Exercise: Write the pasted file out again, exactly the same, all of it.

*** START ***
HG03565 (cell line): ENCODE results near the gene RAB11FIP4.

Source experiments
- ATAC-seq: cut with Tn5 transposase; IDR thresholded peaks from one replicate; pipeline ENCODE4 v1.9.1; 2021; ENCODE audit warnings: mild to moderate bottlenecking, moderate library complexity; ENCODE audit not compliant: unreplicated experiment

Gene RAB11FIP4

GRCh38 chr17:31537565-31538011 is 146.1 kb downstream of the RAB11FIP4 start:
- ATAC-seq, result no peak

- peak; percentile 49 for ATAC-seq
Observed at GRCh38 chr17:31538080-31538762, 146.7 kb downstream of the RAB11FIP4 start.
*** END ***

HG03565 (cell line): ENCODE results near the gene RAB11FIP4.

Source experiments
- ATAC-seq: cut with Tn5 transposase; IDR thresholded peaks from one replicate; pipeline ENCODE4 v1.9.1; 2021; ENCODE audit warnings: mild to moderate bottlenecking, moderate library complexity; ENCODE audit not compliant: unreplicated experiment

Gene RAB11FIP4

GRCh38 chr17:31537565-31538011 is 146.1 kb downstream of the RAB11FIP4 start:
- ATAC-seq, result no peak

- peak; percentile 49 for ATAC-seq
Observed at GRCh38 chr17:31538080-31538762, 146.7 kb downstream of the RAB11FIP4 start.